Tuesday, September 20, 2016

Rare Merton observations on the liturgical reform

Kenneth J. Wolfe, "Thomas Merton on post-Vatican II liturgy" (Rorate Caeli, September 20, 2016):
For Father Louis (his religious name that appears on his tombstone, above), his liturgical sensibilities began in quite the traditional manner. In his 1948 autobiography "The Seven Storey Mountain", he wrote of his love of "the warmth of Gregorian chant" and noted his first attendance at Mass (before converting) was an August 1938 Low Mass at Corpus Christi church in New York, where he was impressed by even a music-free liturgy.

... In the 1960s, Father Louis would get caught up in the spirit of Vatican II, but he also showed some misgiving. A recent article by Gregory K. Hillis, an associate professor of theology at Bellarmine University in Louisville, Kentucky, highlighted some of these quotes in the context of embracing "really groovy" Mass insanity in 1967, while writing numerous letters in the same decade opposing the reforms that led to the novus ordo (which he did not live to see). From the article:
...Merton knew that liturgical reform was risky, and in a letter to Dom Denys Rackley, a Carthusian at La Grande Chartreuse written five days after the constitution's promulgation, he expresses his reservations about the liturgical doors opened up by the council:

"Our great danger is to throw away things that are excellent, which we do not understand, and replace them with mediocre forms which seem to us to be more meaningful and which in fact are only trite. I am very much afraid that when all the dust clears we will be left with no better than we deserve, a rather silly, flashy, seemingly up-to-date series of liturgical forms that have lost the dignity and the meaning of the old ones."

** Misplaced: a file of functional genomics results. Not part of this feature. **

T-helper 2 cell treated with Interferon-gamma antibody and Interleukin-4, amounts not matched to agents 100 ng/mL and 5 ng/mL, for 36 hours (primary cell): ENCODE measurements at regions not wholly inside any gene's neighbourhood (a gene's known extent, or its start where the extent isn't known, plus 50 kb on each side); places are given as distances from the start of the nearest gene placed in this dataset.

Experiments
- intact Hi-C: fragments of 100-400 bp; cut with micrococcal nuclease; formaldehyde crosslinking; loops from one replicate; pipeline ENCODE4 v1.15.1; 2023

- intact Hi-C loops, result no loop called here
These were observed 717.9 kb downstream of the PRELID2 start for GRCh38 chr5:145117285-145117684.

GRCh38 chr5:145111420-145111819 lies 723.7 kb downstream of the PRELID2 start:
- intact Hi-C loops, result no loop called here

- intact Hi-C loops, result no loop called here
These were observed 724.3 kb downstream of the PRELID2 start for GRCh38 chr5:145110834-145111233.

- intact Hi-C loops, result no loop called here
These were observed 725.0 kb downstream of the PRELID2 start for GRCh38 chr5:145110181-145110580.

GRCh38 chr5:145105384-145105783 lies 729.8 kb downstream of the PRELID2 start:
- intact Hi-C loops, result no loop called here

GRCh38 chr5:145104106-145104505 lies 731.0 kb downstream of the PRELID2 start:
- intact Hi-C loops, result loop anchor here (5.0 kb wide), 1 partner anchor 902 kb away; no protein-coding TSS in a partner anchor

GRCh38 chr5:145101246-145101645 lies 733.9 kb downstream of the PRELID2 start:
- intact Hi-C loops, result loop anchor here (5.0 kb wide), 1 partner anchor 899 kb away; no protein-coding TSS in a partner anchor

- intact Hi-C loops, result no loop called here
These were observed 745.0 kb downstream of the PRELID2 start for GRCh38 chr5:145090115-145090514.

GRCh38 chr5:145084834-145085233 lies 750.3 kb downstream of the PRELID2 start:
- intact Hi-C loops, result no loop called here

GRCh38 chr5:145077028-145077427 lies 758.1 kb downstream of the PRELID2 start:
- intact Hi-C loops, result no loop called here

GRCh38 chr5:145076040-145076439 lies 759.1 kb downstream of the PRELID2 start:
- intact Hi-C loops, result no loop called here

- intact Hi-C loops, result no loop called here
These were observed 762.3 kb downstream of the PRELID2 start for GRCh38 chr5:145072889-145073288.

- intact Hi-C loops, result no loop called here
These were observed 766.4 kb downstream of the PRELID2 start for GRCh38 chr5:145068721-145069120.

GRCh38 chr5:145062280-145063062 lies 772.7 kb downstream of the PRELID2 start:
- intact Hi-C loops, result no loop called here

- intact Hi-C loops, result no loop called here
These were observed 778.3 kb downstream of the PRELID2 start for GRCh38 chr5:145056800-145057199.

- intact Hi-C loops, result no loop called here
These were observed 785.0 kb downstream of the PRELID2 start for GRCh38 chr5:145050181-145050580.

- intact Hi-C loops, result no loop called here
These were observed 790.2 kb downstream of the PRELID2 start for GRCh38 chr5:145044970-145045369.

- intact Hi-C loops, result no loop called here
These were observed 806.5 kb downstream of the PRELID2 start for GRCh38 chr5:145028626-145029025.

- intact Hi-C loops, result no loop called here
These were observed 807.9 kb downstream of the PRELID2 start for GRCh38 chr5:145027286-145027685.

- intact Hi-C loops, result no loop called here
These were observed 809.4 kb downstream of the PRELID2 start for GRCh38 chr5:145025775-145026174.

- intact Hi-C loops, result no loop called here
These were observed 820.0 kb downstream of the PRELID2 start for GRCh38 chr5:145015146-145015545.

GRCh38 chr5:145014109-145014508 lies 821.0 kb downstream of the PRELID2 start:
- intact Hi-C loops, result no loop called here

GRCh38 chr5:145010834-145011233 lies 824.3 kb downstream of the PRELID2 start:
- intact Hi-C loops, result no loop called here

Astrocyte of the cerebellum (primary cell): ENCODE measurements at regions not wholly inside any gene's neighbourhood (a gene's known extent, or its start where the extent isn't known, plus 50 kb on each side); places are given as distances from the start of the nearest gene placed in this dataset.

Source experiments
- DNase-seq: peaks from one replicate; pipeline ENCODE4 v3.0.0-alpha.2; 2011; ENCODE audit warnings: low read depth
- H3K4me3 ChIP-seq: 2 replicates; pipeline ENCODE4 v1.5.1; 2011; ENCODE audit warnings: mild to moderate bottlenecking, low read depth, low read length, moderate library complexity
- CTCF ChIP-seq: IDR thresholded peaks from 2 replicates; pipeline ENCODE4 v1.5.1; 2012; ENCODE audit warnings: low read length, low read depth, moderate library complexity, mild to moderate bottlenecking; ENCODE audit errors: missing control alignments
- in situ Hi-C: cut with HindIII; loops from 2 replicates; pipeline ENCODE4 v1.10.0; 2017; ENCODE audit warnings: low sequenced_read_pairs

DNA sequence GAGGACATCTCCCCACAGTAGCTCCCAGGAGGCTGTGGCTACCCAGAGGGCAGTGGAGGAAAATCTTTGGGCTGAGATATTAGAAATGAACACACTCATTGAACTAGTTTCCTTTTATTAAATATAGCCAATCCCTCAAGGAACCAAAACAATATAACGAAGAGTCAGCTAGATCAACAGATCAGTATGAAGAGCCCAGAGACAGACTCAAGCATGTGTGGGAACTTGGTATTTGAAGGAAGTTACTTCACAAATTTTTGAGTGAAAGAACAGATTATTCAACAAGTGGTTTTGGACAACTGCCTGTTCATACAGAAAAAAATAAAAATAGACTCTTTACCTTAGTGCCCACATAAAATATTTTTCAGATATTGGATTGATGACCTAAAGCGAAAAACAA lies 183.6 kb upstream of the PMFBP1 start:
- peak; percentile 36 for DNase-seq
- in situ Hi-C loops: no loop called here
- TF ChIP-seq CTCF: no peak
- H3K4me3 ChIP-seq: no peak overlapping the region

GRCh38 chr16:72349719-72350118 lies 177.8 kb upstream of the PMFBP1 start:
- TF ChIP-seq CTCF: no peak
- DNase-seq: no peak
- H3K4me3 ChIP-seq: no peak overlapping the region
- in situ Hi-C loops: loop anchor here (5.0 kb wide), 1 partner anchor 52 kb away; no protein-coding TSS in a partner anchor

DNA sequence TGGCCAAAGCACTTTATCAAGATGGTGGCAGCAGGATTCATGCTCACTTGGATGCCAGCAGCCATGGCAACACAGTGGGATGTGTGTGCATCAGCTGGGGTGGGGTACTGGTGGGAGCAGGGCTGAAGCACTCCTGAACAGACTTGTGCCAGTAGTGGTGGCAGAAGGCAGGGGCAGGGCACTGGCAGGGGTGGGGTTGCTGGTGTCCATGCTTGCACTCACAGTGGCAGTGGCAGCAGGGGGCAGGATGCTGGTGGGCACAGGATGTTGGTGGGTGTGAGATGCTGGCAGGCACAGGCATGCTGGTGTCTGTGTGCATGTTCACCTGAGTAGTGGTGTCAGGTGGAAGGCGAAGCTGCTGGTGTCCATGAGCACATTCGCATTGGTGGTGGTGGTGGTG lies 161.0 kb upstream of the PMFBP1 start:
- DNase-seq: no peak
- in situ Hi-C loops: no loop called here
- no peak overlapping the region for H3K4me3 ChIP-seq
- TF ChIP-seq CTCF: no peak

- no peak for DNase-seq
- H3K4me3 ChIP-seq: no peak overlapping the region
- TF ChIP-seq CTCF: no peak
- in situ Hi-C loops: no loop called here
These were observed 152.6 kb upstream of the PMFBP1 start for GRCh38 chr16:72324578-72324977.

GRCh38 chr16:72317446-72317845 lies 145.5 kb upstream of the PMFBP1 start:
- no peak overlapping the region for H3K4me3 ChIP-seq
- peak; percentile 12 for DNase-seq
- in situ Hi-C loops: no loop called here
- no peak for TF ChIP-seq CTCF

"The monks cannot understand the treasure they possess, and they throw it out to look for something else ...."

... But Merton also frequently expresses frustration with the willingness with which progressives were willing to rid the liturgy of that which had timeless value. Merton's frustrations come through clearly in a 1965 letter to an Anglican:

"As I tell all my Anglican friends, 'I hope you will have the sense to maintain traditions that we are now eagerly throwing overboard'."

He is particularly concerned about the ease with which Latin and Gregorian chant were being abandoned, even in the monastery: "The monks cannot understand the treasure they possess, and they throw it out to look for something else, when seculars, who for the most part are not even Christians, are able to love this incomparable art."

1 comment:

Anonymous said...

Wow. Great material. And I am guessing better than at least sixty percent of his larger corpus. Makes me want to dust of his 7SM to see how it has held up.